Regarding LCD or LED I would go with LED as it will last you longer and does not require as much warm up time as LCD. But remember what Manfred said about getting a IPS monitor. DON'T GO for the TN's.

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    Re: Help for buiding desktop computer for photo/video editing

    Thank you very much manfred and lightrider i will definitely go with IPS panels.

    Regarding machine Budget is also concern to while building this desktop.
    I have searched on net and found ultra sharp monitors by dell. but the are expensive.
    what are the other thing which i have to look to get better monitor under budget

    and for cpu what i am planning for I5 intel processor and 16gb ram
    any suggestion for processor model.

    Regarding video editing i am not going to do any major work.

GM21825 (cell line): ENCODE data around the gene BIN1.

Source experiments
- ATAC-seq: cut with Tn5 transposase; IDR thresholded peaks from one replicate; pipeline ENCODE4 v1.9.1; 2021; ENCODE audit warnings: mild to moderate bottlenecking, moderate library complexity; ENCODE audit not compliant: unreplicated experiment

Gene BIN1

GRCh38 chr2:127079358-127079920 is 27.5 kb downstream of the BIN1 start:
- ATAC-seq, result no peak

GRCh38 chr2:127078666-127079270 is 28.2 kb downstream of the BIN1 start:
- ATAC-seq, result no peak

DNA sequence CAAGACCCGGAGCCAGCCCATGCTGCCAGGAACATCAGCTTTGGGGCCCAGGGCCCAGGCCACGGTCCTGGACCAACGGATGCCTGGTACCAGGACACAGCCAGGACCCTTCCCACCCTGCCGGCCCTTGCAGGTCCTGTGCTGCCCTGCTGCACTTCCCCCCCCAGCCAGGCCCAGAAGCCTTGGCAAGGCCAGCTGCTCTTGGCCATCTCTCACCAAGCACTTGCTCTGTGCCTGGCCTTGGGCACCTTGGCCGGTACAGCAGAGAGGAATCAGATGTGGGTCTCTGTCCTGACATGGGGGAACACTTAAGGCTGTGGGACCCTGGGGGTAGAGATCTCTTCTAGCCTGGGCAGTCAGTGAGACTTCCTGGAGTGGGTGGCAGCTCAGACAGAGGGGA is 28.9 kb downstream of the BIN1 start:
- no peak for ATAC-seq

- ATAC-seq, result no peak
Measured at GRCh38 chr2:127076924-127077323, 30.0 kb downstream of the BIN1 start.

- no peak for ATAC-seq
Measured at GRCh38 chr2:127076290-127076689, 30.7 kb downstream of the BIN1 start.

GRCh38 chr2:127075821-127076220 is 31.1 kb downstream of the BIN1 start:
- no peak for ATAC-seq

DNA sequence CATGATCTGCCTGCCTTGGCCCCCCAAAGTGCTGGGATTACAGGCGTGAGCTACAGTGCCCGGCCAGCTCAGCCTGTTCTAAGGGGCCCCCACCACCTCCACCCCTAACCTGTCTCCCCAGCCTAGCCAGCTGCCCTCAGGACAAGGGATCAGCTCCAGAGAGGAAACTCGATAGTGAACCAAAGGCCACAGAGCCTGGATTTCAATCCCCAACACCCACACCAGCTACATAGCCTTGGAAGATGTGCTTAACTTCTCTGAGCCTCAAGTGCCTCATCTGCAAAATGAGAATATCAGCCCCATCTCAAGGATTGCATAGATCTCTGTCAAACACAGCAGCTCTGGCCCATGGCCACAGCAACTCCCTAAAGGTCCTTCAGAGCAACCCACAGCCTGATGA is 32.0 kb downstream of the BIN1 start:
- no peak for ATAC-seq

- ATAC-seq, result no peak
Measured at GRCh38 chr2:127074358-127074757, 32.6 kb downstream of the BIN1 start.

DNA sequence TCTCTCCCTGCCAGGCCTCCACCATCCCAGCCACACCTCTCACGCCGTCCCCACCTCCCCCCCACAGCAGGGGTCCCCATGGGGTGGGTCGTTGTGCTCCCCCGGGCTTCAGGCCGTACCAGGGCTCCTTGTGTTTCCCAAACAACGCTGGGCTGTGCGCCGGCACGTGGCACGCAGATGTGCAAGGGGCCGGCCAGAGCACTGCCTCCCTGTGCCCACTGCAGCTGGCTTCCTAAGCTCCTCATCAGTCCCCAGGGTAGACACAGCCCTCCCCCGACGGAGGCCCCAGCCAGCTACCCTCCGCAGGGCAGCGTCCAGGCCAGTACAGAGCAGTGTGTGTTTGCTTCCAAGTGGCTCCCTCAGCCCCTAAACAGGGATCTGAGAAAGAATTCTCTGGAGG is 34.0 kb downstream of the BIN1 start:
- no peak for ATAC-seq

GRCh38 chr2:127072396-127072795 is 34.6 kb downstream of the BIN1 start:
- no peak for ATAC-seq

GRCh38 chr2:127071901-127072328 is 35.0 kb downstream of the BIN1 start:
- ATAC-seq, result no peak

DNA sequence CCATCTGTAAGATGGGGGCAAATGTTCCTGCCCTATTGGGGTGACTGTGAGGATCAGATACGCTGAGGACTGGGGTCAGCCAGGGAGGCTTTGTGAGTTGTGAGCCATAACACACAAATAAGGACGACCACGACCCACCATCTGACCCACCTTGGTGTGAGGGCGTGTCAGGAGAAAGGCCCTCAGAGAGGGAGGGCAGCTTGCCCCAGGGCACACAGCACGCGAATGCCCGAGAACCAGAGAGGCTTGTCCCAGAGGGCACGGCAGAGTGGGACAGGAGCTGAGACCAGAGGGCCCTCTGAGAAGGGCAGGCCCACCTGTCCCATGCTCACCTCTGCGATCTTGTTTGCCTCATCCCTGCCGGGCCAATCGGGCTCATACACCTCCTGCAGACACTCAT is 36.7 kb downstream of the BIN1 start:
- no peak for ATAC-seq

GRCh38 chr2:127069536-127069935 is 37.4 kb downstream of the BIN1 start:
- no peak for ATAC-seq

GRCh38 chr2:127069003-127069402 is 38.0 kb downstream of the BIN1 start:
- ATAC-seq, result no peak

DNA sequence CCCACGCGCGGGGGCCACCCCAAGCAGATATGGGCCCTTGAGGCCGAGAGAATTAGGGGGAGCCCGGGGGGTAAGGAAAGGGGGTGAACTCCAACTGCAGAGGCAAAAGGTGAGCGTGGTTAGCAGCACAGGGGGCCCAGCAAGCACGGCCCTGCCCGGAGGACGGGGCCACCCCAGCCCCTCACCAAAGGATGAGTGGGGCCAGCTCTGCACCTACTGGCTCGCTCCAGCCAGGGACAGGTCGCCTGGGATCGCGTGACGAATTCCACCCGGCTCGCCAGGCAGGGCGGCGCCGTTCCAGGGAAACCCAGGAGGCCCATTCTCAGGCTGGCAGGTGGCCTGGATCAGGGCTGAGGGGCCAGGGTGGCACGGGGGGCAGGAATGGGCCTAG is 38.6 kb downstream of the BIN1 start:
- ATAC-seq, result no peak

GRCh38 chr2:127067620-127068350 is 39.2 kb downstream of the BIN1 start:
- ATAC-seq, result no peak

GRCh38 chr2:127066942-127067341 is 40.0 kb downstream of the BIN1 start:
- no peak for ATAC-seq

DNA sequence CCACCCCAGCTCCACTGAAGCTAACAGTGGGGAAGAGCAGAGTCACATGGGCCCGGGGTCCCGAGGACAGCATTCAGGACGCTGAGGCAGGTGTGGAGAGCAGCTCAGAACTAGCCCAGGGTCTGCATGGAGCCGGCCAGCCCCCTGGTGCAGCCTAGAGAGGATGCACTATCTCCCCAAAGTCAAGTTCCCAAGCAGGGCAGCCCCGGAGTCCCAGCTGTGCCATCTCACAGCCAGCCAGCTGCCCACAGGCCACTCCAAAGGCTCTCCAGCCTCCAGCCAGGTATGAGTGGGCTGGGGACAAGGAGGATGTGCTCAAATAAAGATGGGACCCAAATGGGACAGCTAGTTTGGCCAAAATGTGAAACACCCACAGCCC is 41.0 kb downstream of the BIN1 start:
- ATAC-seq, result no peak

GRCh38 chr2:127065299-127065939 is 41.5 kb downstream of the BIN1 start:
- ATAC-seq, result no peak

The machine what i will use is only to import clips from handy cam, join it together and export it by reducing size to 1080p format which i can view on LCD TV without affecting the quality of picture.
    i want to do this because any one events clips are taking 15 to 20 gb space on my laptop. Presently i am using video to video software for this if you have any other software pls suggest.

    manfred may i know what are spec of your machines.

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    Administrator Manfred M's Avatar
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    Re: Help for buiding desktop computer for photo/video editing